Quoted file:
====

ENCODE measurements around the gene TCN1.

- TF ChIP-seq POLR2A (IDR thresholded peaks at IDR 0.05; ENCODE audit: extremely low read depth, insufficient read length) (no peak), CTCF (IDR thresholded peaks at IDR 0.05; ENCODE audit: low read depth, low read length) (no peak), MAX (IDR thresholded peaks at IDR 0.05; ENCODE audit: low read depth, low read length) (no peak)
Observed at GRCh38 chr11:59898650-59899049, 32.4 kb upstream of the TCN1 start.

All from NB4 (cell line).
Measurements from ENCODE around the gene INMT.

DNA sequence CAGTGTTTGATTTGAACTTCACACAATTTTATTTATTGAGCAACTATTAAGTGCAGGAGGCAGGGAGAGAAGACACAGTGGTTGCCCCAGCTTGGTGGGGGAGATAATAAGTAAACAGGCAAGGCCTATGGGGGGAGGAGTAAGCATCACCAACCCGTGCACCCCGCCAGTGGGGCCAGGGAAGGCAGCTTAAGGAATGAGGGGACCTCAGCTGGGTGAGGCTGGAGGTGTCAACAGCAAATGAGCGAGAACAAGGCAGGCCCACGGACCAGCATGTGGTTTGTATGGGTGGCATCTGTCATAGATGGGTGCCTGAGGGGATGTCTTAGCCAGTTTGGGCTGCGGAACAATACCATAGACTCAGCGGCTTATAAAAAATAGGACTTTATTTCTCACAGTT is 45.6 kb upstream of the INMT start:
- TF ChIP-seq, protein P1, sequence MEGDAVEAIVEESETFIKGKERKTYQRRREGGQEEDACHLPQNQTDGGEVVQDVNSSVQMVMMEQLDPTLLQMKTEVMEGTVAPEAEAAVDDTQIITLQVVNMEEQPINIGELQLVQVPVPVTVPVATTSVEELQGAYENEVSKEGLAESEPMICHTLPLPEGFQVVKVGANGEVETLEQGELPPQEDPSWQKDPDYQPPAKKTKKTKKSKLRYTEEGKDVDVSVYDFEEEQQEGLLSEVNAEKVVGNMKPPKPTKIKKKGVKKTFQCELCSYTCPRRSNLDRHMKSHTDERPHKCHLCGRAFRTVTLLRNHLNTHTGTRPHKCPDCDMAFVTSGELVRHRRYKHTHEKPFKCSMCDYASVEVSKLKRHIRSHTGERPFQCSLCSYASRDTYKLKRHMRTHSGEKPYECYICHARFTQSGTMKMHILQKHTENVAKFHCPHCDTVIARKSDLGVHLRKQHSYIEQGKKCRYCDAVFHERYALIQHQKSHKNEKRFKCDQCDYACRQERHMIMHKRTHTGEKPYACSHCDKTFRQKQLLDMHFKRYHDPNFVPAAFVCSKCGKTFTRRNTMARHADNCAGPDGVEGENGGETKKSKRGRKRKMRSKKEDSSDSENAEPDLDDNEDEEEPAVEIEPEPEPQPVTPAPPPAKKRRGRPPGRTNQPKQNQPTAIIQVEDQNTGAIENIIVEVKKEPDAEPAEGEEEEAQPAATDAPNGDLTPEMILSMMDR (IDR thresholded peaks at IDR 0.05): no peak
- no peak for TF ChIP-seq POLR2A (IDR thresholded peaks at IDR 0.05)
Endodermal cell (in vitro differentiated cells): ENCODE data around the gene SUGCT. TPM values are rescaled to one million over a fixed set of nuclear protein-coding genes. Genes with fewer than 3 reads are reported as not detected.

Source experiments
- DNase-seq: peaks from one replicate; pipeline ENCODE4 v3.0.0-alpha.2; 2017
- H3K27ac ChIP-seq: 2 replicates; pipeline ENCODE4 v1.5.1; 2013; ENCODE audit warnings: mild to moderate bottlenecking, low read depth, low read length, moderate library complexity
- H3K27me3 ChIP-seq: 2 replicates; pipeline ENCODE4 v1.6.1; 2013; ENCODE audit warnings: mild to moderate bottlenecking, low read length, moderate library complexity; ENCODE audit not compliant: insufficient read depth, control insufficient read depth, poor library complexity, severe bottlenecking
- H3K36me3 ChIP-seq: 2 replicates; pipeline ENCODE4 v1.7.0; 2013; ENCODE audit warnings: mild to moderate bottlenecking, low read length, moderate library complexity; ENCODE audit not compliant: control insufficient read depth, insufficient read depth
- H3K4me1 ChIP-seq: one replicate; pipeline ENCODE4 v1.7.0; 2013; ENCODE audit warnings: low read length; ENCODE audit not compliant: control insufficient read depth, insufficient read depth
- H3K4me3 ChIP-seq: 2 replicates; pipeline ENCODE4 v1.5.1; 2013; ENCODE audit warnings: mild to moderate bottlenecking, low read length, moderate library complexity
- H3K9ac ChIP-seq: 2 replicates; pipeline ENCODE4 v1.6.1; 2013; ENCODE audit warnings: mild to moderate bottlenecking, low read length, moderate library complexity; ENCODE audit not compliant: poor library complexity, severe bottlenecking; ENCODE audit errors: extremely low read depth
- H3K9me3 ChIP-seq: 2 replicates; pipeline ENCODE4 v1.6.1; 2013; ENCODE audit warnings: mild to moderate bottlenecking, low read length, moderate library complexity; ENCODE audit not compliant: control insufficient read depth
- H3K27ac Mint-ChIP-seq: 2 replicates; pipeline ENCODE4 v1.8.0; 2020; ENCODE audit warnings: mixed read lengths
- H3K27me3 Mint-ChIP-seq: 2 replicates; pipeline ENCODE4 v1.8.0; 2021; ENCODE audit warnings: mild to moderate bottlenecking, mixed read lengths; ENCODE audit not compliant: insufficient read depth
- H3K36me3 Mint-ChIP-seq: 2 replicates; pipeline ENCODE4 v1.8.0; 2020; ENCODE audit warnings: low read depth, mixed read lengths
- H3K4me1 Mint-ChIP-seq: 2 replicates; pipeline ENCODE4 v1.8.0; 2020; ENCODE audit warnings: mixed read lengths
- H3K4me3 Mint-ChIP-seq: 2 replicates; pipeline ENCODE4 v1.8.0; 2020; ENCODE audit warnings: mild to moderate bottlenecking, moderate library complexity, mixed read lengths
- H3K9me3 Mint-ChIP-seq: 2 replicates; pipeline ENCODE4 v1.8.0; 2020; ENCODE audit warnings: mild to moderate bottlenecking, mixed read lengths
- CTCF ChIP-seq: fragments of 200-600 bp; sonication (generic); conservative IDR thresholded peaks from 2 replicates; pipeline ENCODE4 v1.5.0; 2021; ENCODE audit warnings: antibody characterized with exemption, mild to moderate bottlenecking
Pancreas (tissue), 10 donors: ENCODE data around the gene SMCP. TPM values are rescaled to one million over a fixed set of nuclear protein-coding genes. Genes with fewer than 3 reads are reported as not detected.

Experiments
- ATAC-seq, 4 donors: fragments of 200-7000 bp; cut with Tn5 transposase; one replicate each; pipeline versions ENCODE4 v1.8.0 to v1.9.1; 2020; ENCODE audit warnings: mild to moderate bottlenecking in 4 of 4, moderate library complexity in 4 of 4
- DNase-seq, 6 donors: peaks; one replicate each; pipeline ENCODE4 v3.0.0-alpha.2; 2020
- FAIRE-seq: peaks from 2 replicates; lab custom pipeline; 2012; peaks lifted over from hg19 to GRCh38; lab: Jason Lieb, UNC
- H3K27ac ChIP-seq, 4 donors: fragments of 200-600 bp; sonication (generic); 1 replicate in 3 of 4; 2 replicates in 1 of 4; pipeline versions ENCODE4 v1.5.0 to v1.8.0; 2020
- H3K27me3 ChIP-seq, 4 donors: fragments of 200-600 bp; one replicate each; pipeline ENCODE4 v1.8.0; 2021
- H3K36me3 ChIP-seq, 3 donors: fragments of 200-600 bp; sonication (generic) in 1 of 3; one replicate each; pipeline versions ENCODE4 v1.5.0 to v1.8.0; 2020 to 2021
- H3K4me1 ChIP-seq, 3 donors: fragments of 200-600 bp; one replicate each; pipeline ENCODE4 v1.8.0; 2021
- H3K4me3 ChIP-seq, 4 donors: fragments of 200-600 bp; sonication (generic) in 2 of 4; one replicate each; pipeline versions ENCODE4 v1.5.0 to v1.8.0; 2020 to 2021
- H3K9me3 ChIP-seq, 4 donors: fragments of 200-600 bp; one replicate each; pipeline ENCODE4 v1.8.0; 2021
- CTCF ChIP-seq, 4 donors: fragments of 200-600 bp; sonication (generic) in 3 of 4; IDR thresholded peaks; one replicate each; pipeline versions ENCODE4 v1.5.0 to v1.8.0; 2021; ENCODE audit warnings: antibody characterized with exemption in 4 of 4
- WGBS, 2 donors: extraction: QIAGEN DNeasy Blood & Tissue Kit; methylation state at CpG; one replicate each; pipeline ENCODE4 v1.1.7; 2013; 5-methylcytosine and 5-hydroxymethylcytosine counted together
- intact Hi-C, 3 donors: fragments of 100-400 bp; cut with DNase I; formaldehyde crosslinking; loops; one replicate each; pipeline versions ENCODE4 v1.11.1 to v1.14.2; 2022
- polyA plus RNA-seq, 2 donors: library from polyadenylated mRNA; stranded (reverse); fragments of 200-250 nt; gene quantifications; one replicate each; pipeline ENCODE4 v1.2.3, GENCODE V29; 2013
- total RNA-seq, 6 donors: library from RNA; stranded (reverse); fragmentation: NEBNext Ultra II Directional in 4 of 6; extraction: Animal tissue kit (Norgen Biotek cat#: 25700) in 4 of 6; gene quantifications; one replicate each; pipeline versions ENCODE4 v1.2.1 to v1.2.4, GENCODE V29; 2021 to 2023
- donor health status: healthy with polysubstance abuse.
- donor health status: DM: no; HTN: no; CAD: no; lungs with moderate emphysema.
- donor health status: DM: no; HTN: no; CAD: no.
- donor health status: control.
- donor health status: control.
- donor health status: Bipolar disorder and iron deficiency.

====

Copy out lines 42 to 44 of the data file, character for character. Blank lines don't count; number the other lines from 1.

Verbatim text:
- donor health status: healthy with polysubstance abuse.
- donor health status: DM: no; HTN: no; CAD: no; lungs with moderate emphysema.
- donor health status: DM: no; HTN: no; CAD: no.